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pantz.org is now IPv6
Posted on 02-12-2012 23:02:08 UTC | Updated on 02-12-2012 23:23:44 UTC
Section: /software/tcpip/ | Permanent Link

Getting IPv6 connected

I thought it would be fun to get pantz.org up and rolling on IPv6 before the next world IPv6 day. My hosting company Linode offers IPv6 now, and they made it real easy to get it going. I just clicked on a link to turn it in my control panel and then rebooted. The address was assigned by dhcp to the interface on boot. Below is an ifconfig example of a interface running both IPv4 and IPv6 on the same interface.

eth0      Link encap:Ethernet  HWaddr ff:ff:de:ad:be:ef  
          inet addr:74.207.225.175  Bcast:74.207.225.255  Mask:255.255.255.0
          inet6 addr: 2600:3c02::f03c:91ff:fe93:9678/64 Scope:Global
          inet6 addr: fe80::f03c:91ff:fe93:9678/64 Scope:Link
          UP BROADCAST RUNNING MULTICAST  MTU:1500  Metric:1
          ....

Now that we have an native IPv6 IP address we need to test to see if it works. Google has an IPv6 website that you can use to test this. Just use the IPv6 version of ping, and you should see a response if everything is setup correctly. Example: ping6 IPv6.google.com.

IPv6 firewall

Let's get some IPv6 firewalling going. In Linux iptables is what you use for IPv4 as a packet filter. With IPv6 you need to use ip6tables. It's very close to the same so you can use most of your current rules from IPv4. Just an intresting note, as of right now ip6tables does not support NAT. According to the devs it is unlikely it will ever be supported so just keep that in mind.

Below is an example of firewalling with ip6tables. It is a bash script written to be put in the /etc/init.d dir. It responds to the stop,start,restart commands to load the rules. I called my rules ip6tables. Make the file and put it in the /etc/init.d dir. If your running a Debian based system (Ubuntu and such) then you can run chmod 700 /etc/init.d/ip6tables;update-rc.d ip6tables defaults on the file to have it start on boot.

#!/bin/bash
#
# Firewall rules
# 

######################################################################
function on {
    echo "Firewall: enabling filtering"
       	
    # Clear any previous rules.
    ip6tables -F
    ip6tables -F -t mangle
    ip6tables -X
    # Default drop policy.
    ip6tables -P INPUT DROP
    ip6tables -P OUTPUT DROP
    ip6tables -P FORWARD DROP

    # Allow anything over loopback.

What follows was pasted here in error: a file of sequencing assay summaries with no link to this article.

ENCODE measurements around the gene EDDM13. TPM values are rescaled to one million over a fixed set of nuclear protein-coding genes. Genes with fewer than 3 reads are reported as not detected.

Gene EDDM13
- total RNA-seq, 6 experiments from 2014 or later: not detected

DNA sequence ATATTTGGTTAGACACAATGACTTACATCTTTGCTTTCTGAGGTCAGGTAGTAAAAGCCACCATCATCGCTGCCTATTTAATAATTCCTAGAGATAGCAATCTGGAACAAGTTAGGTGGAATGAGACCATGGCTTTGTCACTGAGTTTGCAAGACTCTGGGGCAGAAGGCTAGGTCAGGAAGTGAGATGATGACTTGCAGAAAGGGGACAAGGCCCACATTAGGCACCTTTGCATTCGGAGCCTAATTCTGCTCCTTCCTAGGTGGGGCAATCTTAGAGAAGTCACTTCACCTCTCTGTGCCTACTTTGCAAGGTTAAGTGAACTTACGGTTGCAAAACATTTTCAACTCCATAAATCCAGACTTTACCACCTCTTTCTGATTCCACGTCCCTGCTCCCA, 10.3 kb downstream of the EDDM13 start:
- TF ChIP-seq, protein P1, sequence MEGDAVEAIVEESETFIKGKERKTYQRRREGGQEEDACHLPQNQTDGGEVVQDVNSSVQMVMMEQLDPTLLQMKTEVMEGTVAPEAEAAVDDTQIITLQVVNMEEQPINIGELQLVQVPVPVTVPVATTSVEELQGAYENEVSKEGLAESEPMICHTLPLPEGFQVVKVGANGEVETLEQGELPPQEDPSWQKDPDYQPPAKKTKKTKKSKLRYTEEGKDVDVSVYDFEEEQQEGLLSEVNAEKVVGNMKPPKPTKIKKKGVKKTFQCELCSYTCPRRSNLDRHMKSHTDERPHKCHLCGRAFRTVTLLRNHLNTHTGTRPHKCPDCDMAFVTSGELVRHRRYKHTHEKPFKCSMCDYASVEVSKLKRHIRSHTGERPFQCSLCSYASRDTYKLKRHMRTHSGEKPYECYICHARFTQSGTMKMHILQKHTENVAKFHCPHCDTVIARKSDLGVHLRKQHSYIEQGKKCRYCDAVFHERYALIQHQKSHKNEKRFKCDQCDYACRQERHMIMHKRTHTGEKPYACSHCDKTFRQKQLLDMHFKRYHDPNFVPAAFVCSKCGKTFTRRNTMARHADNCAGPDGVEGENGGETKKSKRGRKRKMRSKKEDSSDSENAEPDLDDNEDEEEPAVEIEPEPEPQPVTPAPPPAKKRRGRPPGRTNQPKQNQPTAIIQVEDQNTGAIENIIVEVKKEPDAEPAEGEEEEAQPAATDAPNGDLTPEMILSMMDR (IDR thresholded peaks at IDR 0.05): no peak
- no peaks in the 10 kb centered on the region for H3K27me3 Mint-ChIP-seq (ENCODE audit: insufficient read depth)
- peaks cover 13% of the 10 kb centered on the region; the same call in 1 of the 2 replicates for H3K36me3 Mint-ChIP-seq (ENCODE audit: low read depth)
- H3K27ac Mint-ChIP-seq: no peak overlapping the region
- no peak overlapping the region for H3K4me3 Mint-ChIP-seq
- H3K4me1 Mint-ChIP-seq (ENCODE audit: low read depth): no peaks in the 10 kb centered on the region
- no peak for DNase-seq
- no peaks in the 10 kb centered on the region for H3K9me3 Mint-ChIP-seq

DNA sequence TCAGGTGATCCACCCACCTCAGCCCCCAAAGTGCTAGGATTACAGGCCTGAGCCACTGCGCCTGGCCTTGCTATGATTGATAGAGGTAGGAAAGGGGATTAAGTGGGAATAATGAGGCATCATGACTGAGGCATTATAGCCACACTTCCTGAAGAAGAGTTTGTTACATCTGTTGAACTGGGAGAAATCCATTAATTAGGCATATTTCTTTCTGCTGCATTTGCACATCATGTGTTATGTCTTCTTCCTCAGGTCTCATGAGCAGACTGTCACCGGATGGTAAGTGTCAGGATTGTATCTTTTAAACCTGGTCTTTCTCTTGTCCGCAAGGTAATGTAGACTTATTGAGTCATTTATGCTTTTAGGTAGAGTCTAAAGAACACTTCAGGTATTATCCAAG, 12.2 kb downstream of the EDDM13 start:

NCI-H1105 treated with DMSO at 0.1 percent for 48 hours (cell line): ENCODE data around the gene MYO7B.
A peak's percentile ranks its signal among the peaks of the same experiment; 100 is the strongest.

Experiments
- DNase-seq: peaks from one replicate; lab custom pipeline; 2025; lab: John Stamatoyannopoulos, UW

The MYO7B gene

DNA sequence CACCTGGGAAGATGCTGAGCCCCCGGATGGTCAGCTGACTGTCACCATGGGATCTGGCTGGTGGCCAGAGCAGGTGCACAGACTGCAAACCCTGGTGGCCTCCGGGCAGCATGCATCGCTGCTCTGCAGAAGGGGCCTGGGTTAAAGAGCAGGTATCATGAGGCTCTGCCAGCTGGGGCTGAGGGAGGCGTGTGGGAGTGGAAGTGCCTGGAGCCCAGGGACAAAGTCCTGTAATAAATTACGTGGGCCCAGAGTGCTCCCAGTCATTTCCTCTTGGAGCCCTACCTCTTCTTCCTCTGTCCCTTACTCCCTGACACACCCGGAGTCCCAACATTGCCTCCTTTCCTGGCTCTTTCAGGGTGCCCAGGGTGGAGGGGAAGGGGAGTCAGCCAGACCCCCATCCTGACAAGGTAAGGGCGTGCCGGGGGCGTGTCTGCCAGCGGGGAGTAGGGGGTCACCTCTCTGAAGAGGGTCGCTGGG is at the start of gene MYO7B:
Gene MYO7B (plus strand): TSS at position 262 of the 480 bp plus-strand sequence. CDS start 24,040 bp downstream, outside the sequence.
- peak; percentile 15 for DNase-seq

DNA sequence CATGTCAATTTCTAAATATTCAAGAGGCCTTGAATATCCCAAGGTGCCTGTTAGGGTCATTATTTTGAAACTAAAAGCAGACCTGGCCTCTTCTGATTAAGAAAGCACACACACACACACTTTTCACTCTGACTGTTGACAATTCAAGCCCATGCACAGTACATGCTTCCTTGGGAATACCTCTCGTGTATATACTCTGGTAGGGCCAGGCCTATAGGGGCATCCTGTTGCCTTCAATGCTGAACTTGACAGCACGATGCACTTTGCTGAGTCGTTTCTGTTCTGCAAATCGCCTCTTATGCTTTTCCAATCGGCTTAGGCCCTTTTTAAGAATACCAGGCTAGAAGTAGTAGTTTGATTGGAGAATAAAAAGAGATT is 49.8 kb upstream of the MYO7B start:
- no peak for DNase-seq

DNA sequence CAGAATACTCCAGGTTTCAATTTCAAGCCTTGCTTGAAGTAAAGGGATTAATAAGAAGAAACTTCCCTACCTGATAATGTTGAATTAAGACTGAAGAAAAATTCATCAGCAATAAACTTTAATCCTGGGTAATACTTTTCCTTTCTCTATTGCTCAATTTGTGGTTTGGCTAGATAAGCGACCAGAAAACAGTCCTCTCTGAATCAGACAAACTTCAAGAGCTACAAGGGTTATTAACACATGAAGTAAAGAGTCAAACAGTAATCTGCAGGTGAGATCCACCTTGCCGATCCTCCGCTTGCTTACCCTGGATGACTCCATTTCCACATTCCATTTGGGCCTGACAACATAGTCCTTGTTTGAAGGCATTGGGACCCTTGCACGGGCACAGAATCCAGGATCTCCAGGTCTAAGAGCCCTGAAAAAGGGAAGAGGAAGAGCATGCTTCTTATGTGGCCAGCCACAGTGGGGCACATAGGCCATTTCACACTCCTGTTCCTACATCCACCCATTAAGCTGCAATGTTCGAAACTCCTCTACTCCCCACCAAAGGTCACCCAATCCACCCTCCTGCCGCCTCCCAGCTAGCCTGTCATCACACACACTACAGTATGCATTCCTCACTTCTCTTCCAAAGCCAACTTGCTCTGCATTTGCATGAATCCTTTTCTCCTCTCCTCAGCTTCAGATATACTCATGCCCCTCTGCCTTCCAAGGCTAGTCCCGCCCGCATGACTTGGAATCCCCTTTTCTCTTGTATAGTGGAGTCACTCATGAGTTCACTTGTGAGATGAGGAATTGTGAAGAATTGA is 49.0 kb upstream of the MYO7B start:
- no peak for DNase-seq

ip6tables -A INPUT  -i lo -s ::1/128 -j ACCEPT
    ip6tables -A OUTPUT -o lo -d ::1/128 -j ACCEPT

    # allow link-local
    ip6tables -A INPUT -s fe80::/10 -j ACCEPT

    # Drop packets with a type 0 routing header
    ip6tables -A INPUT -m rt --rt-type 0 -j DROP
    ip6tables -A OUTPUT -m rt --rt-type 0 -j DROP
    ip6tables -A FORWARD -m rt --rt-type 0 -j DROP

    # Drop any tcp packet that does not start a connection with a syn flag.
    ip6tables -A INPUT -p tcp ! --syn -m state --state NEW -j DROP

    # Drop any invalid packet that could not be identified.
    ip6tables -A INPUT -m state --state INVALID -j DROP

    # Drop invalid packets.
    ip6tables -A INPUT -p tcp -m tcp --tcp-flags FIN,SYN,RST,PSH,ACK,URG NONE -j DROP
    ip6tables -A INPUT -p tcp -m tcp --tcp-flags SYN,FIN SYN,FIN              -j DROP
    ip6tables -A INPUT -p tcp -m tcp --tcp-flags SYN,RST SYN,RST              -j DROP
    ip6tables -A INPUT -p tcp -m tcp --tcp-flags FIN,RST FIN,RST              -j DROP
    ip6tables -A INPUT -p tcp -m tcp --tcp-flags ACK,FIN FIN                  -j DROP
    ip6tables -A INPUT -p tcp -m tcp --tcp-flags ACK,URG URG                  -j DROP

    # Reject link-local all nodes multicast group 
    ip6tables -A INPUT -d ff02::1 -j REJECT

    # Allow TCP/UDP connections out. Keep state so conns out are allowed back in.
    ip6tables -A INPUT  -p tcp -m state --state ESTABLISHED     -j ACCEPT
    ip6tables -A OUTPUT -p tcp -m state --state NEW,ESTABLISHED -j ACCEPT
    ip6tables -A INPUT  -p udp -m state --state ESTABLISHED     -j ACCEPT
    ip6tables -A OUTPUT -p udp -m state --state NEW,ESTABLISHED -j ACCEPT

    # Allow ICMP In/Out. ICMP has a much more significant and essential role because of
    # new functionality that is now performed within IPv6. Allow open for now.